Ability varies. Children differ in their ability to learn academic material. Doing our best for every child requires, above all else, that we embrace that simplest of truths. America’s educational system does its best to ignore it.

Half of the children are below average. Many children cannot learn more than rudimentary reading and math. Real Education reviews what we know about the limits of what schools can do and the results of four decades of policies that require schools to divert huge resources to unattainable goals.

Too many people are going to college. Almost everyone should get training beyond high school, but the number of students who want, need, or can profit from four years of residential education at the college level is a fraction of the number of young people who are struggling to get a degree. We have set up a standard known as the BA, stripped it of its traditional content, and made it an artificial job qualification. Then we stigmatize everyone who doesn’t get one. For most of America’s young people, today’s college system is a punishing anachronism.

America’s future depends on how we educate the academically gifted. An elite already runs the country, whether we like it or not. Since everything we watch, hear, and read is produced by that elite, and since every business and government department is run by that elite, it is time to start thinking about the kind of education needed by the young people who will run the country. The task is not to give them more advanced technical training, but to give them an education that will make them into wiser adults; not to pamper them, but to hold their feet to the fire.

The good news is that change is not only possible but already happening. Real Education describes the technological and economic trends that are creating options for parents who want the right education for their children, teachers who want to be free to teach again, and young people who want to find something they love doing and learn how to do it well. These are the people for whom Real Education was written. It is they, not the politicians or the educational establishment, who will bring American schools back to reality.

Twenty-four years ago, Charles Murray’s Losing Ground changed the way the nation thought about welfare. Real Education is about to do the same thing for America’s schools.


From the Hardcover edition.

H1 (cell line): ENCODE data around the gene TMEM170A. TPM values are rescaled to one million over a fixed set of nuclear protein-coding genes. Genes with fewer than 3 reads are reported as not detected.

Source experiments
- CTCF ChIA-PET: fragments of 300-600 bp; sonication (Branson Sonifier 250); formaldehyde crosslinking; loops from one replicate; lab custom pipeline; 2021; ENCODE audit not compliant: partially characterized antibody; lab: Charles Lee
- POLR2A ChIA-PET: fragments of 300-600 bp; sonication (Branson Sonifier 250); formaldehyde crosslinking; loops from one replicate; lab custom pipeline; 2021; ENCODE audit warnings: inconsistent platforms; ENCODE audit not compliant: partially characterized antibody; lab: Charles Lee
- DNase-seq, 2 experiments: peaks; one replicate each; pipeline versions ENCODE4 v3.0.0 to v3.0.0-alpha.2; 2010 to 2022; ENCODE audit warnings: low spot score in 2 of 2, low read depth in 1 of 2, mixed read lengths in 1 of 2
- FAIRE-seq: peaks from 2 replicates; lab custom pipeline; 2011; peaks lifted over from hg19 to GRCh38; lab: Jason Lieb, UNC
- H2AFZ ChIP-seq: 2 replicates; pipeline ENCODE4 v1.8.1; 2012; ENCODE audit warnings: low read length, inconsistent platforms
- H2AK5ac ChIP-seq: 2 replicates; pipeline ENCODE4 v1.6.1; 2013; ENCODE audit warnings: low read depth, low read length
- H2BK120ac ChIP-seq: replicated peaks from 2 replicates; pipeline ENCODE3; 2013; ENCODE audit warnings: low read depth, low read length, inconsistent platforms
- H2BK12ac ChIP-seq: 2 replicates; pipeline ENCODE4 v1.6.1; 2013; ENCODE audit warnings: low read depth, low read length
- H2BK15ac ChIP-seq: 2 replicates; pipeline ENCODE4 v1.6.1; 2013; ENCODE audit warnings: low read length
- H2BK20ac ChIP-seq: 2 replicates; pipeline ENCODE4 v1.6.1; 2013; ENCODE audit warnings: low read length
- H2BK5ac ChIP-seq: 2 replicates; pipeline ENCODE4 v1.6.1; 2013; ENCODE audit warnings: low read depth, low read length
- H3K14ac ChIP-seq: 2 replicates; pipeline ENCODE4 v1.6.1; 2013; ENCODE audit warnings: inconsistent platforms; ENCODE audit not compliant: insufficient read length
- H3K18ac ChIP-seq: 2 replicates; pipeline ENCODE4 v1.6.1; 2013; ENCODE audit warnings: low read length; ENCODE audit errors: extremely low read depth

An ambitious, comprehensive reimagining of 21st century higher education

Improving Quality in American Higher Education outlines the fundamental concepts and competencies society demands from today's college graduates, and provides a vision of the future for students, faculty, and administrators. Based on a national, multidisciplinary effort to define and measure learning outcomes—the Measuring College Learning project—this book identifies 'essential concepts and competencies' for six disciplines. These essential concepts and competencies represent efforts towards articulating a consensus among faculty in biology, business, communication, economics, history, and sociology—disciplines that account for nearly 40 percent of undergraduate majors in the United States. Contributions from thought leaders in higher education, including Ira Katznelson, George Kuh, and Carol Geary Schneider, offer expert perspectives and persuasive arguments for the need for greater clarity, intentionality, and quality in U.S. higher education.

College faculty are our best resource for improving the quality of undergraduate education. This book offers a path forward based on faculty perspectives nationwide:Clarify program structure and aimsArticulate high-quality learning goalsRigorously measure student progressPrioritize higher order competencies and disciplinarily grounded conceptual understandings

A culmination of over two years of efforts by faculty and association leaders from six disciplines, this book distills the national conversation into a delineated set of fundamental ideas and practices, and advocates for the development and use of rigorous assessment tools that are valued by faculty, students, and society. Improving Quality in American Higher Education brings faculty voices to the fore of the conversation and offers an insightful look at the state of higher education, and a realistic strategy for better serving our students.

The United States has long been a model for accessible, affordable education, as exemplified by the country's public universities. And yet less than 60 percent of the students entering American universities today are graduating. Why is this happening, and what can be done? Crossing the Finish Line provides the most detailed exploration ever of college completion at America's public universities. This groundbreaking book sheds light on such serious issues as dropout rates linked to race, gender, and socioeconomic status.